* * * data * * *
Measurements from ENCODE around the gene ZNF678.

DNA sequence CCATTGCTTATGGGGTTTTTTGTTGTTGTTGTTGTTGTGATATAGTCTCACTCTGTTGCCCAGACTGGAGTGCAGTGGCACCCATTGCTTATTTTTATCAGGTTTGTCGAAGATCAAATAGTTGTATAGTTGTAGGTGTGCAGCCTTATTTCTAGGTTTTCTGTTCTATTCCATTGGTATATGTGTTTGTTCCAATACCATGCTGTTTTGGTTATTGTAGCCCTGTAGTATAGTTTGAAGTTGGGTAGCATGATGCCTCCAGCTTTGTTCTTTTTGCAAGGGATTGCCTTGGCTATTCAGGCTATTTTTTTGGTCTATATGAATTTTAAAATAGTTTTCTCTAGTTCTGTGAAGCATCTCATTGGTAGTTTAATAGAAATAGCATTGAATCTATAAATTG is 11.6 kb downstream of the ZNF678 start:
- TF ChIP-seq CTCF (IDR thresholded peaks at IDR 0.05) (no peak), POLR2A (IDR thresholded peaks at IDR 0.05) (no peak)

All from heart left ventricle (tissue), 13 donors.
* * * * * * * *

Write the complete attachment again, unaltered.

Measurements from ENCODE around the gene ZNF678.

DNA sequence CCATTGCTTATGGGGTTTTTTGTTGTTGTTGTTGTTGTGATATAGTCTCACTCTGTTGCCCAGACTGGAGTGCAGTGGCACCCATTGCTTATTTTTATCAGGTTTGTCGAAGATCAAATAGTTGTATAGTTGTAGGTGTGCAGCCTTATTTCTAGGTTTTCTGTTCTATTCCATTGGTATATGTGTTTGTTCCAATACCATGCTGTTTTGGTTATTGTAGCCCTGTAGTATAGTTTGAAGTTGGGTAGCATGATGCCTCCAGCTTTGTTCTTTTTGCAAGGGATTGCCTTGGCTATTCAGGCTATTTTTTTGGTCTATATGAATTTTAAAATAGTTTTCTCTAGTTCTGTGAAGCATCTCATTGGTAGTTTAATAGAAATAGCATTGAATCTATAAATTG is 11.6 kb downstream of the ZNF678 start:
- TF ChIP-seq CTCF (IDR thresholded peaks at IDR 0.05) (no peak), POLR2A (IDR thresholded peaks at IDR 0.05) (no peak)

All from heart left ventricle (tissue), 13 donors.